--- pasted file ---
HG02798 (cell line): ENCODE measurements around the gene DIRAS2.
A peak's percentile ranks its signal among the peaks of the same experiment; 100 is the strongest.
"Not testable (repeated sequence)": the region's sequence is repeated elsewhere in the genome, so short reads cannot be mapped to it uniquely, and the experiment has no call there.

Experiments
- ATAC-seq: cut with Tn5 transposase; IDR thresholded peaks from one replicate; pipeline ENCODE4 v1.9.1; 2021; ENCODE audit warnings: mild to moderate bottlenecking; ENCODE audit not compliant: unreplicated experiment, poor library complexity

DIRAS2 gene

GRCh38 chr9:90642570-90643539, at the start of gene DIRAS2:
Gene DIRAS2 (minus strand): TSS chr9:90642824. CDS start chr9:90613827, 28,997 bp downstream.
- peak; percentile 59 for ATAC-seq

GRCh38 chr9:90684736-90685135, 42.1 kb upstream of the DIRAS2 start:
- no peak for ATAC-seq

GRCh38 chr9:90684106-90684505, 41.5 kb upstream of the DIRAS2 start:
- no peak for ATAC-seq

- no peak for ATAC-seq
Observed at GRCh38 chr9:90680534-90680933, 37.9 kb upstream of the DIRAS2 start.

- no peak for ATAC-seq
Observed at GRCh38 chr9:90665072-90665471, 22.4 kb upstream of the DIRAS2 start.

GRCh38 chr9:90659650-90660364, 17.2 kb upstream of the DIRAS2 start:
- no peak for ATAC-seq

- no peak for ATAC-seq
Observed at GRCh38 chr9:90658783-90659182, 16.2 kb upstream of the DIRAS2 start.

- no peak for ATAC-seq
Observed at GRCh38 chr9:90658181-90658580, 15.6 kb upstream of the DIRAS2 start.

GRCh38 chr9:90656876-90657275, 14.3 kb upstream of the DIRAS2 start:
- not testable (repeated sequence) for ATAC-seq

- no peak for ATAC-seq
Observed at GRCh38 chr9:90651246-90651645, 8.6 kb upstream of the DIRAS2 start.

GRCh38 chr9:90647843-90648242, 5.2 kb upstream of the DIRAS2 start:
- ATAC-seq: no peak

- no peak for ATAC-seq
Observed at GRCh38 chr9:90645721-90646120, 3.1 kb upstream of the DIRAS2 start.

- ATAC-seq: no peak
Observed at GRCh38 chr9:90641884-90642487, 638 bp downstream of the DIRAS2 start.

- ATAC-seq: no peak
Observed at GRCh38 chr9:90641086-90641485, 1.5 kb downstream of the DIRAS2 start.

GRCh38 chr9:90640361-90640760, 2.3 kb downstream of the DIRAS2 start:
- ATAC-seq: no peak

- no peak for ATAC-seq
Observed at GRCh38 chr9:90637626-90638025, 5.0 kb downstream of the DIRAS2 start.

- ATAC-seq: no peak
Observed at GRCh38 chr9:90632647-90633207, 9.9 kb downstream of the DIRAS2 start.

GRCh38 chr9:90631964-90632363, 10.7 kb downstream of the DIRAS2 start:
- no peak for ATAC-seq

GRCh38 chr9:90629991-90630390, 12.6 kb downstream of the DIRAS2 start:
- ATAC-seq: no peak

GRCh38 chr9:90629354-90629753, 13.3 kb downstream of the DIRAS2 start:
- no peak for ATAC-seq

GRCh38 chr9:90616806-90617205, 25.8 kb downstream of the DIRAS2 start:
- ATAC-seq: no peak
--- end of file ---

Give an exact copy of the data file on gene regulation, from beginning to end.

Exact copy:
HG02798 (cell line): ENCODE measurements around the gene DIRAS2.
A peak's percentile ranks its signal among the peaks of the same experiment; 100 is the strongest.
"Not testable (repeated sequence)": the region's sequence is repeated elsewhere in the genome, so short reads cannot be mapped to it uniquely, and the experiment has no call there.

Experiments
- ATAC-seq: cut with Tn5 transposase; IDR thresholded peaks from one replicate; pipeline ENCODE4 v1.9.1; 2021; ENCODE audit warnings: mild to moderate bottlenecking; ENCODE audit not compliant: unreplicated experiment, poor library complexity

DIRAS2 gene

GRCh38 chr9:90642570-90643539, at the start of gene DIRAS2:
Gene DIRAS2 (minus strand): TSS chr9:90642824. CDS start chr9:90613827, 28,997 bp downstream.
- peak; percentile 59 for ATAC-seq

GRCh38 chr9:90684736-90685135, 42.1 kb upstream of the DIRAS2 start:
- no peak for ATAC-seq

GRCh38 chr9:90684106-90684505, 41.5 kb upstream of the DIRAS2 start:
- no peak for ATAC-seq

- no peak for ATAC-seq
Observed at GRCh38 chr9:90680534-90680933, 37.9 kb upstream of the DIRAS2 start.

- no peak for ATAC-seq
Observed at GRCh38 chr9:90665072-90665471, 22.4 kb upstream of the DIRAS2 start.

GRCh38 chr9:90659650-90660364, 17.2 kb upstream of the DIRAS2 start:
- no peak for ATAC-seq

- no peak for ATAC-seq
Observed at GRCh38 chr9:90658783-90659182, 16.2 kb upstream of the DIRAS2 start.

- no peak for ATAC-seq
Observed at GRCh38 chr9:90658181-90658580, 15.6 kb upstream of the DIRAS2 start.

GRCh38 chr9:90656876-90657275, 14.3 kb upstream of the DIRAS2 start:
- not testable (repeated sequence) for ATAC-seq

- no peak for ATAC-seq
Observed at GRCh38 chr9:90651246-90651645, 8.6 kb upstream of the DIRAS2 start.

GRCh38 chr9:90647843-90648242, 5.2 kb upstream of the DIRAS2 start:
- ATAC-seq: no peak

- no peak for ATAC-seq
Observed at GRCh38 chr9:90645721-90646120, 3.1 kb upstream of the DIRAS2 start.

- ATAC-seq: no peak
Observed at GRCh38 chr9:90641884-90642487, 638 bp downstream of the DIRAS2 start.

- ATAC-seq: no peak
Observed at GRCh38 chr9:90641086-90641485, 1.5 kb downstream of the DIRAS2 start.

GRCh38 chr9:90640361-90640760, 2.3 kb downstream of the DIRAS2 start:
- ATAC-seq: no peak

- no peak for ATAC-seq
Observed at GRCh38 chr9:90637626-90638025, 5.0 kb downstream of the DIRAS2 start.

- ATAC-seq: no peak
Observed at GRCh38 chr9:90632647-90633207, 9.9 kb downstream of the DIRAS2 start.

GRCh38 chr9:90631964-90632363, 10.7 kb downstream of the DIRAS2 start:
- no peak for ATAC-seq

GRCh38 chr9:90629991-90630390, 12.6 kb downstream of the DIRAS2 start:
- ATAC-seq: no peak

GRCh38 chr9:90629354-90629753, 13.3 kb downstream of the DIRAS2 start:
- no peak for ATAC-seq

GRCh38 chr9:90616806-90617205, 25.8 kb downstream of the DIRAS2 start:
- ATAC-seq: no peak